... an exhaustive and transfixing new biography ... Rosenberg had uncovered an astonishingly complex individual who was as petrified of being found out for her nontraditional gender identity as she was outspoken about human rights ... Jane Crow inspires at once a wonder at how much the brilliant Murray accomplished, as well as a deep sadness in how the world failed in many cases to acknowledge and celebrate her achievements.
...it’s not simply that her public struggles on behalf of women, minorities, and the working class suddenly seem more relevant than ever. It’s that her private struggles—documented for the first time in all their fullness by Rosenberg—have recently become our public ones ... a scholarly and methodical biography that is built, occasionally too obviously, from one hundred and thirty-five boxes of archival material ... Rosenberg mostly takes Murray at her word, though she also adds a new one: transgender. Such retroactive labelling can be troubling, but the choice seems appropriate here, given how explicitly Murray identified as male, and how much her quest for medical intervention mirrors one variety of trans experience today.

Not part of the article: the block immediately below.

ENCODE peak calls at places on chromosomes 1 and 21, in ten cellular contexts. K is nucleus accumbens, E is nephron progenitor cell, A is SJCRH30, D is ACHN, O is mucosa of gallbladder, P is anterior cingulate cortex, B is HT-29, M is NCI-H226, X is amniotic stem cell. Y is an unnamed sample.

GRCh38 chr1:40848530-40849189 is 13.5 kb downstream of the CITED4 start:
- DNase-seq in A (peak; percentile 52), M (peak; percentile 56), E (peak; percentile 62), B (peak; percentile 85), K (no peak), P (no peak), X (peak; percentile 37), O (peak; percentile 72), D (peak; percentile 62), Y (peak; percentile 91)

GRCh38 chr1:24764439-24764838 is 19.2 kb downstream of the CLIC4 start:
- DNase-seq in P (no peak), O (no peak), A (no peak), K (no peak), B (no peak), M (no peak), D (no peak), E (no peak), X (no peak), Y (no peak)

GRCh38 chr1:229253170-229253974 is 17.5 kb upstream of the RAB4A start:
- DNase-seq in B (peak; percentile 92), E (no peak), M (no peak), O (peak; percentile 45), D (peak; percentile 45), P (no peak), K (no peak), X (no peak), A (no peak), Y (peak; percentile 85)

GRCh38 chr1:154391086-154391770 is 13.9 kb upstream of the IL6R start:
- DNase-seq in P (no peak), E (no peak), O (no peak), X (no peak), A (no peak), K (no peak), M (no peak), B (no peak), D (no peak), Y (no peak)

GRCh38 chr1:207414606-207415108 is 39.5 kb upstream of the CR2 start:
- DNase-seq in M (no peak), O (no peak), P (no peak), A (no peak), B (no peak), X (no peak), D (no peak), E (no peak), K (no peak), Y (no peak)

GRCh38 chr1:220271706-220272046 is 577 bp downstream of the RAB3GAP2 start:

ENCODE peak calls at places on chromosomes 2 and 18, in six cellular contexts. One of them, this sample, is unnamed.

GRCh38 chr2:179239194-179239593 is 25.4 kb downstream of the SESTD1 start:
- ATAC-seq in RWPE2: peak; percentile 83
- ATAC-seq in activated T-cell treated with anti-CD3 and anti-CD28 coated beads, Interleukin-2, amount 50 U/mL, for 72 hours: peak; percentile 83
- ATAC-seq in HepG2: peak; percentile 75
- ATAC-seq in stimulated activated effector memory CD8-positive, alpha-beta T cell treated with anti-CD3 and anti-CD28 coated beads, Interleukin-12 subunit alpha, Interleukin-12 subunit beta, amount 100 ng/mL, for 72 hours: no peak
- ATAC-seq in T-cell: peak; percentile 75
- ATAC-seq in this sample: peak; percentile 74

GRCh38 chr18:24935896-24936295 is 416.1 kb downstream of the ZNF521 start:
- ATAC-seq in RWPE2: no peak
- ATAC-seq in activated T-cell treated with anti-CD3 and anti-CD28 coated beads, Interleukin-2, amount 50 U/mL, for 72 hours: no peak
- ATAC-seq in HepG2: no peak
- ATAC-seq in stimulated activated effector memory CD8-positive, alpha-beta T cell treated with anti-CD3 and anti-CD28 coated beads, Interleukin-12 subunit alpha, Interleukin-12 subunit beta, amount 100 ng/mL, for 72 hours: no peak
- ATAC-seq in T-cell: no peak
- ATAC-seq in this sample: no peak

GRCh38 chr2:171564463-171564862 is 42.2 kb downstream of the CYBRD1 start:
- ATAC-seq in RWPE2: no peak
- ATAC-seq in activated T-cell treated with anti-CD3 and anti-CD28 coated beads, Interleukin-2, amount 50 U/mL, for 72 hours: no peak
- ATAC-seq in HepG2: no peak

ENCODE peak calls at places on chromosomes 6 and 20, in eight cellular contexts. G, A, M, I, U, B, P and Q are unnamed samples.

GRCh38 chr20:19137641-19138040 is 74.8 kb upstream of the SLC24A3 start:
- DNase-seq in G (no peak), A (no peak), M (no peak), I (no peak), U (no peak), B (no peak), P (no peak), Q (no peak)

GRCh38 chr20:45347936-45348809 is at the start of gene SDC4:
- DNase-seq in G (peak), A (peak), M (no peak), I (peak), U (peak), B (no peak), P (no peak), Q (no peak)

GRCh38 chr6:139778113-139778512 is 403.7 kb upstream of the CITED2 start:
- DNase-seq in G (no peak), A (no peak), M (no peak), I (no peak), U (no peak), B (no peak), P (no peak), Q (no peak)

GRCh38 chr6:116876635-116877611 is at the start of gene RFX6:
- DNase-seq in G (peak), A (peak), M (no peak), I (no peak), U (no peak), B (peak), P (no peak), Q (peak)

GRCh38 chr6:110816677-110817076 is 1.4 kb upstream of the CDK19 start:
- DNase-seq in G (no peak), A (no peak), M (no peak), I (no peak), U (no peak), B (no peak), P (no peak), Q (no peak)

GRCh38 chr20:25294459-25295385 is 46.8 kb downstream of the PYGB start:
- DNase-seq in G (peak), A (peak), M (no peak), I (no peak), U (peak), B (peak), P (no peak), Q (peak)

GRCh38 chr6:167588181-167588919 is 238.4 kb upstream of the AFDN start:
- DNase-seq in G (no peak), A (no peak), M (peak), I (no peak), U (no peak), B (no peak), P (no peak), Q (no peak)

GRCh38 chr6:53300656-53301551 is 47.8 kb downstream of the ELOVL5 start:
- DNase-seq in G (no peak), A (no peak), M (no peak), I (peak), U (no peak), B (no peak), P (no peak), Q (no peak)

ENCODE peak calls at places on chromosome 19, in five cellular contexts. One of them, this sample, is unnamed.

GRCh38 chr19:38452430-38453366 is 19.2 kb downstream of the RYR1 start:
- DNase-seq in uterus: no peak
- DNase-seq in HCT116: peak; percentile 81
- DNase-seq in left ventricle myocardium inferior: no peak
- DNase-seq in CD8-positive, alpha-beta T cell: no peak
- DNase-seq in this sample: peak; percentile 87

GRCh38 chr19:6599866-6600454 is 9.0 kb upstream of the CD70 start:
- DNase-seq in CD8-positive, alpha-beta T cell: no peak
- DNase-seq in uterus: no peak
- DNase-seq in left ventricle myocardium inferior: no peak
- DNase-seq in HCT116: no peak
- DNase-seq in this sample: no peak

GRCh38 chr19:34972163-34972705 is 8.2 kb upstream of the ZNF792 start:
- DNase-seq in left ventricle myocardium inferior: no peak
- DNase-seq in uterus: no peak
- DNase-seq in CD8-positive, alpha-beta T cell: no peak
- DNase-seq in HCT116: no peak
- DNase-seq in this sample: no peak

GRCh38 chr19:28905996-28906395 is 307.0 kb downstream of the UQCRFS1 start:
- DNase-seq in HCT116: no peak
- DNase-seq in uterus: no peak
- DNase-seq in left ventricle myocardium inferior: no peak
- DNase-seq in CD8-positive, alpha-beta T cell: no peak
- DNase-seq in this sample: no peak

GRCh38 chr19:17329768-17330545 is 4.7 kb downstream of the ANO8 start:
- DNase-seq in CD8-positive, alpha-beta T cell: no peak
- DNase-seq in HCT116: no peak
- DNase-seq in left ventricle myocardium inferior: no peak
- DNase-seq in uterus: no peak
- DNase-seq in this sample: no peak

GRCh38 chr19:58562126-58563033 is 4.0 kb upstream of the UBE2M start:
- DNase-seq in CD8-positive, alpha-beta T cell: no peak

Rosenberg shows, Murray, never at ease psychologically, descended from a long line of mentally ill family members, and orphaned early—her father was murdered, and her mother was rendered frail by repeated childbirth—overcame countless obstacles throughout her life ... Assiduous research and clear prose give Murray her due.